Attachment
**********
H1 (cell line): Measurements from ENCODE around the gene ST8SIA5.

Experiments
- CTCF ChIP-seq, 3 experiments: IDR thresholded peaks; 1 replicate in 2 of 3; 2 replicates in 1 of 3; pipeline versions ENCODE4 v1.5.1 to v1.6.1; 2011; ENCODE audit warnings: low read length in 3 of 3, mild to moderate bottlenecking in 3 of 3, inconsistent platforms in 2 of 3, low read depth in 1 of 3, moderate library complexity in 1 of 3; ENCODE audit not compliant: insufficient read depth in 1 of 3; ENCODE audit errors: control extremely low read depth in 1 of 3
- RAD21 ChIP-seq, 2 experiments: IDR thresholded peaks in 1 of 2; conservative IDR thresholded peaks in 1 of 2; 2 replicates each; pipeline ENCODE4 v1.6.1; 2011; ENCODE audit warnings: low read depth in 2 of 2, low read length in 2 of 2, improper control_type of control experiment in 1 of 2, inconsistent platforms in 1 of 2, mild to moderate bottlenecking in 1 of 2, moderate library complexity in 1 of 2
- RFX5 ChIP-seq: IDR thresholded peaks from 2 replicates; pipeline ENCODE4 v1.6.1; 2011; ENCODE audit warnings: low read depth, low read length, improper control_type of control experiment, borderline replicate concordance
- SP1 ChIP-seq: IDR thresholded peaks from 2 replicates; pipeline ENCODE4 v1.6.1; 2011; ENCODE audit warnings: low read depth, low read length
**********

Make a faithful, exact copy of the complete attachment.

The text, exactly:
H1 (cell line): Measurements from ENCODE around the gene ST8SIA5.

Experiments
- CTCF ChIP-seq, 3 experiments: IDR thresholded peaks; 1 replicate in 2 of 3; 2 replicates in 1 of 3; pipeline versions ENCODE4 v1.5.1 to v1.6.1; 2011; ENCODE audit warnings: low read length in 3 of 3, mild to moderate bottlenecking in 3 of 3, inconsistent platforms in 2 of 3, low read depth in 1 of 3, moderate library complexity in 1 of 3; ENCODE audit not compliant: insufficient read depth in 1 of 3; ENCODE audit errors: control extremely low read depth in 1 of 3
- RAD21 ChIP-seq, 2 experiments: IDR thresholded peaks in 1 of 2; conservative IDR thresholded peaks in 1 of 2; 2 replicates each; pipeline ENCODE4 v1.6.1; 2011; ENCODE audit warnings: low read depth in 2 of 2, low read length in 2 of 2, improper control_type of control experiment in 1 of 2, inconsistent platforms in 1 of 2, mild to moderate bottlenecking in 1 of 2, moderate library complexity in 1 of 2
- RFX5 ChIP-seq: IDR thresholded peaks from 2 replicates; pipeline ENCODE4 v1.6.1; 2011; ENCODE audit warnings: low read depth, low read length, improper control_type of control experiment, borderline replicate concordance
- SP1 ChIP-seq: IDR thresholded peaks from 2 replicates; pipeline ENCODE4 v1.6.1; 2011; ENCODE audit warnings: low read depth, low read length